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Teaching Health Centers Reauthorization


  • With the passage of HR 2, Medicare Access and CHIP Reauthorization Act of 2015, the teaching health center graduate medical education (THCGME) program will receive 2 additional years of funding. 


The Teaching Health Center Graduate Medical Education (THCGME) program, currently administered by the Health Resources and Services Administration (HRSA), provides funding to support an increase in primary care medical and dental residents training in community-based settings across the country. Teaching Health Centers (THCs) are community-based primary care training programs committed to preparing physicians to meet the community’s health needs. By moving training into the community, THCs are on the leading edge of innovative educational programming dedicated to ensuring a sufficient supply of primary care physicians.

A THC is defined as an entity that:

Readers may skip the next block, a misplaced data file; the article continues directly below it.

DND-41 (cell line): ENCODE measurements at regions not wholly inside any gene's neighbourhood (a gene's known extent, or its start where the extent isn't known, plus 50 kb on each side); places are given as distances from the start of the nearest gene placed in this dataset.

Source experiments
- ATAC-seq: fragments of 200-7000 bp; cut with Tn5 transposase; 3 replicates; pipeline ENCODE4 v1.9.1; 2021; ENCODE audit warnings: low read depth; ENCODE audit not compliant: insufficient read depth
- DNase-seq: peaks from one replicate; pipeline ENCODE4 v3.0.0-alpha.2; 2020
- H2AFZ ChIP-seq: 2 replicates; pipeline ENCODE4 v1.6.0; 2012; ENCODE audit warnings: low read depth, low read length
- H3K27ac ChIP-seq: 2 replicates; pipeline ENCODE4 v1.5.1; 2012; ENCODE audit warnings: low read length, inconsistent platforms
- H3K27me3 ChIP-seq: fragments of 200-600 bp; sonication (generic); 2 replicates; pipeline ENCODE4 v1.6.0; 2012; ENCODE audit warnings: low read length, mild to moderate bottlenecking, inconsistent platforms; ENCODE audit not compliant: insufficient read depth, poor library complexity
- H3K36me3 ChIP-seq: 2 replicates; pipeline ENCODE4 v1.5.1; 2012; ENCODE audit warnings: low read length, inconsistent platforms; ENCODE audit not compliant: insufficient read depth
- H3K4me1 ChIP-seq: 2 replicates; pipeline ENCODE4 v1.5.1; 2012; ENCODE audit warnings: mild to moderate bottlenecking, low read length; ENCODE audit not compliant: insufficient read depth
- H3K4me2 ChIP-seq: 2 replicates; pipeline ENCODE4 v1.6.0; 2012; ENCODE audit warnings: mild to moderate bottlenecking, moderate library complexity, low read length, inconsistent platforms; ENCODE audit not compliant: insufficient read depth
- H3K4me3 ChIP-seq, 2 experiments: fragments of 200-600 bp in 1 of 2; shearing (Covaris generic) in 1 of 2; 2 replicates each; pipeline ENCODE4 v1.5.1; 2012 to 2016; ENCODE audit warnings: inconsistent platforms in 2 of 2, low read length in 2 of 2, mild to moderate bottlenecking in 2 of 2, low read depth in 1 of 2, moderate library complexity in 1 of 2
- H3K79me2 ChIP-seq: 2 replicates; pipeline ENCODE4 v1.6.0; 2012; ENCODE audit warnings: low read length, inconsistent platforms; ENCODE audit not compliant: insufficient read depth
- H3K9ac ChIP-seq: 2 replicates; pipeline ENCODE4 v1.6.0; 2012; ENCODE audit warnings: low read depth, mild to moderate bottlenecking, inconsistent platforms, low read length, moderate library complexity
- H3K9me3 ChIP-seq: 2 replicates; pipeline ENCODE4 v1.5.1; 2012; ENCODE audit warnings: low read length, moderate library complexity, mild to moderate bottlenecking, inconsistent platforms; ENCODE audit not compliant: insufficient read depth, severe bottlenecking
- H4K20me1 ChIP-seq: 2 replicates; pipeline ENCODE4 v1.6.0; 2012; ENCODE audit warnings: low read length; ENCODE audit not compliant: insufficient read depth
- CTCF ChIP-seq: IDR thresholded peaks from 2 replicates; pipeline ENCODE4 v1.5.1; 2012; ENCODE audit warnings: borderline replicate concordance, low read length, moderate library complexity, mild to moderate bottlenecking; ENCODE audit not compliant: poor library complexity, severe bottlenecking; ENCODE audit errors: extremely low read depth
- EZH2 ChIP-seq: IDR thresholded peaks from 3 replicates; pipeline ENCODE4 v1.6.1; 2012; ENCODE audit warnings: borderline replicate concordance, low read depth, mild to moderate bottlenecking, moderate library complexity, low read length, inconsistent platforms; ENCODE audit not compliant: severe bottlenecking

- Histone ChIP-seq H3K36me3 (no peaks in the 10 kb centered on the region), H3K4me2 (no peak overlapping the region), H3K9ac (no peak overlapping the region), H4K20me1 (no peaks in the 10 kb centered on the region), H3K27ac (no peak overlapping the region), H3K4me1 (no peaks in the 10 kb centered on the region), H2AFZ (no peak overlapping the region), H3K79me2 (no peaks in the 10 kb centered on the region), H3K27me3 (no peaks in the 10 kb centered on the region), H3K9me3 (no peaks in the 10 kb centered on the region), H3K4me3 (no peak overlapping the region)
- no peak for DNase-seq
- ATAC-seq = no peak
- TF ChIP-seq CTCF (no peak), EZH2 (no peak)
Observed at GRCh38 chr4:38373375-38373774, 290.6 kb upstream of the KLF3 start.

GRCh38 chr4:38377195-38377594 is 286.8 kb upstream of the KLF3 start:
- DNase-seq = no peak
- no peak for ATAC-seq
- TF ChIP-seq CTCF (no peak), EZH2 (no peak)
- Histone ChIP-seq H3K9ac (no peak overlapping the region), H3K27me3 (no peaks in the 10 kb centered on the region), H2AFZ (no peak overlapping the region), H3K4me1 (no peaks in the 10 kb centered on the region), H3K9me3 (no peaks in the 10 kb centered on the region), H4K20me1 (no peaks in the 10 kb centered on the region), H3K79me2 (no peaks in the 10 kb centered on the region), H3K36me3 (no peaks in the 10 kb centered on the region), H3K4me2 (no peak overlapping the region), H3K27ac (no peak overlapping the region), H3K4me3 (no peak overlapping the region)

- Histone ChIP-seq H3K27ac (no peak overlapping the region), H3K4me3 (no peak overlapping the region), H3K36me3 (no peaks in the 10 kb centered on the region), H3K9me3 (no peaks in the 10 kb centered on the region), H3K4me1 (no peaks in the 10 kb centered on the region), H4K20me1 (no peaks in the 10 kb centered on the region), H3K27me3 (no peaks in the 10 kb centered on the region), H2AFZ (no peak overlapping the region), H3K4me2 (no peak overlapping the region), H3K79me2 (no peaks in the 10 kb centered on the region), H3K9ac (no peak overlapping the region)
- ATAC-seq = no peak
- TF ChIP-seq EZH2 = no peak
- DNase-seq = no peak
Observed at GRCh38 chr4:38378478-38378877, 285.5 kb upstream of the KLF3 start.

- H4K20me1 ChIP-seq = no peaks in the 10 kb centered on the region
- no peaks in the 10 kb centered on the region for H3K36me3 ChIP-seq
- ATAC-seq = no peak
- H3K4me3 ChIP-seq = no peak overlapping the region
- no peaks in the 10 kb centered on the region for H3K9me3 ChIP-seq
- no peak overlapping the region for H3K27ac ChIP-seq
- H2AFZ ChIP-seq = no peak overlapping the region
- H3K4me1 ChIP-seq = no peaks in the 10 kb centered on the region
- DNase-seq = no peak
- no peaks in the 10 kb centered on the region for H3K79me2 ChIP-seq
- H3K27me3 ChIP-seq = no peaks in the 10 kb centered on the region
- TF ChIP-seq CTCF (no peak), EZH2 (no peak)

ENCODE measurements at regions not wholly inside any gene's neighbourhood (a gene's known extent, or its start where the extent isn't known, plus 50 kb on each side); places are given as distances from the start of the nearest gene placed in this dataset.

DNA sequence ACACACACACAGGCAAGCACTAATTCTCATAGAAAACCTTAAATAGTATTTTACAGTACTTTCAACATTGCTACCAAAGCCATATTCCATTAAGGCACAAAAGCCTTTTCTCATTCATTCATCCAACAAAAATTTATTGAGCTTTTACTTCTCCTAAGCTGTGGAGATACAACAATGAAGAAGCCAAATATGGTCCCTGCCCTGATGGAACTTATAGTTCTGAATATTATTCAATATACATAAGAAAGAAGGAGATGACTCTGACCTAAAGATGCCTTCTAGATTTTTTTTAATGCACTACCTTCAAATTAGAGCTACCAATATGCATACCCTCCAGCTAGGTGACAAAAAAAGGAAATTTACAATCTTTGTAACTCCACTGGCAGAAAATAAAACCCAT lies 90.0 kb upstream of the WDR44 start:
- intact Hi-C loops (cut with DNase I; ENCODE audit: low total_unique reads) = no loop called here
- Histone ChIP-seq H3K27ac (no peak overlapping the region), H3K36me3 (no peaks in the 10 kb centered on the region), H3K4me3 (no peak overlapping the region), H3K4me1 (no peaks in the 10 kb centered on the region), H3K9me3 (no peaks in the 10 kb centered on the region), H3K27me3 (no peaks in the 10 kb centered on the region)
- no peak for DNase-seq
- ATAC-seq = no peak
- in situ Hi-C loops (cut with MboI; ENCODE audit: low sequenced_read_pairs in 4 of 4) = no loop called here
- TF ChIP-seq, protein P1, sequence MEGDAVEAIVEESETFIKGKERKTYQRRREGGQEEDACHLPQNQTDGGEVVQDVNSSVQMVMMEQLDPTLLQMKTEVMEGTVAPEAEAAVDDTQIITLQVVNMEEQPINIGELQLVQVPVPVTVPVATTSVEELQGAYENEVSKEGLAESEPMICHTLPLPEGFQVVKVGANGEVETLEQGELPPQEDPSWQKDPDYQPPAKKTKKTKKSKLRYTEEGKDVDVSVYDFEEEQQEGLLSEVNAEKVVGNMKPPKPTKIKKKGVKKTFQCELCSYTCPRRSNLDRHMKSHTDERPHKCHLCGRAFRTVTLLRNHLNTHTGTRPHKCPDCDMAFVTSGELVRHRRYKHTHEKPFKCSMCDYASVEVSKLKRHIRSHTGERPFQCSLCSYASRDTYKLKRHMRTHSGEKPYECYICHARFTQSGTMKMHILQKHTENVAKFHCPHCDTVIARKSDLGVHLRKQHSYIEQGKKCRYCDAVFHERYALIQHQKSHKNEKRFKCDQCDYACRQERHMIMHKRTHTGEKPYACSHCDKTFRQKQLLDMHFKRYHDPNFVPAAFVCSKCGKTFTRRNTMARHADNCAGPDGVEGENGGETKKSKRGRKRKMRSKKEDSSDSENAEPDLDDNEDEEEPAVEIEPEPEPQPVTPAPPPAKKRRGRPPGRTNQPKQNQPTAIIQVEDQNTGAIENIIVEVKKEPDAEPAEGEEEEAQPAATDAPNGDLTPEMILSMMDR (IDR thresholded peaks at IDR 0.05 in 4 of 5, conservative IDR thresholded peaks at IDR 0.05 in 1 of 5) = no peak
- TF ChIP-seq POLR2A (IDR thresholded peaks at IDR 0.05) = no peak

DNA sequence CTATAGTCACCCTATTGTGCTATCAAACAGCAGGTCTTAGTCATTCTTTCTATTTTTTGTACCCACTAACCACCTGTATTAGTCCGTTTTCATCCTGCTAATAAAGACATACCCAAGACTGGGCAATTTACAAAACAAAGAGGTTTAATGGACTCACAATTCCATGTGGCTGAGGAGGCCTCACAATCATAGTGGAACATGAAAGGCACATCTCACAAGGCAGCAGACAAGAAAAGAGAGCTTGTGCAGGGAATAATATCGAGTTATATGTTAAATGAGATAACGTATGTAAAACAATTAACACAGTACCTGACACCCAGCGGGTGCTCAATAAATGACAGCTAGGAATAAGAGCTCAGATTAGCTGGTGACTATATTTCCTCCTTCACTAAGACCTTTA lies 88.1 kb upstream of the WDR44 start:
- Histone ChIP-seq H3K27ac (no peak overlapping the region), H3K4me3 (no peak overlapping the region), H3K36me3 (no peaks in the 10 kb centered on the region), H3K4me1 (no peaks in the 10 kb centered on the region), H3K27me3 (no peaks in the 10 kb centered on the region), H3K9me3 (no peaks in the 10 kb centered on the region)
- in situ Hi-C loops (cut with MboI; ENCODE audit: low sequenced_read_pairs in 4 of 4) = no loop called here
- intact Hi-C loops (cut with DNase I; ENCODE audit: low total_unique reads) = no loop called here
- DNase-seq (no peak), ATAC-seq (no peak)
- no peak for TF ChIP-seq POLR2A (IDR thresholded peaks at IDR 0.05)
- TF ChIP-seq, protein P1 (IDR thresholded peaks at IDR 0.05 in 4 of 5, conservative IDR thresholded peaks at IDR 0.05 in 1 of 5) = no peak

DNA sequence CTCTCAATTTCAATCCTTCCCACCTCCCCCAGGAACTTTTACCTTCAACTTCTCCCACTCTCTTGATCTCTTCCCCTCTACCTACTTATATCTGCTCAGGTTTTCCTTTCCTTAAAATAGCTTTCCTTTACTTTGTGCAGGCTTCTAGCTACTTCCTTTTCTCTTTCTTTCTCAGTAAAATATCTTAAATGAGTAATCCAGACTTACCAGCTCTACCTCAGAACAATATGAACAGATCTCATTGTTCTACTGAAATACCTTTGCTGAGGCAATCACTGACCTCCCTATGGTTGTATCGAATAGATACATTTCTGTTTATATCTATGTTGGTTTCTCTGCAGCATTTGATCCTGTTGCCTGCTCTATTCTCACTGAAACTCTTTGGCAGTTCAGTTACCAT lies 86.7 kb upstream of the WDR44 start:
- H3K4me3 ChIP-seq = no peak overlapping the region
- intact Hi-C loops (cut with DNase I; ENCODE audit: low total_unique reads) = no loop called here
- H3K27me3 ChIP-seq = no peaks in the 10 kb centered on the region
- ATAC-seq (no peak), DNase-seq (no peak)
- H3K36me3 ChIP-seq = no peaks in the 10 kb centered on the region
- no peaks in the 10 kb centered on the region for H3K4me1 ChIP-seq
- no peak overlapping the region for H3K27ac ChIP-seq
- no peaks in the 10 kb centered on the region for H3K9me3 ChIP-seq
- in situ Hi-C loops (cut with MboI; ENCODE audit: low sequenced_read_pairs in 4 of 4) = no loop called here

1. is a community-based, ambulatory patient care center, and 
  2. operates a primary care residency program.

THCs may be federally qualified health centers, community mental health centers, rural health clinics, health centers operated by the Indian Health Service (IHS), an Indian tribe or tribal organization, or an urban Indian organization, and other outpatient clinics. The THCGME program was funded at $230 million for fiscal years 2011 to 2015, and it expires on October 1, 2015.

Benefits of THCs

This program is directly addressing the serious shortage of primary care physicians. Residents trained in THCs are well prepared for primary care practice in community settings, and data show that training in underserved communities increases the likelihood that these residents will choose to practice in similar settings upon graduation. Research also demonstrates that family physicians usually practice within 100 miles of their residency program, so decentralized training can be expected to help remedy the uneven distribution of physicians.

Need for Immediate Reauthorization and Ongoing Funding

Without Congressional action to reauthorize and extend the program, it will cease to exist at the end of September (the end of FY2015).

This is an important and productive program; it should be funded sustainably. Congress should provide for the Teaching Health Center Graduate Medical Education (THCGME) program this year to prevent a disruption in the pipeline of primary care physician production.


Copyright 2018 by Society of Teachers of Family Medicine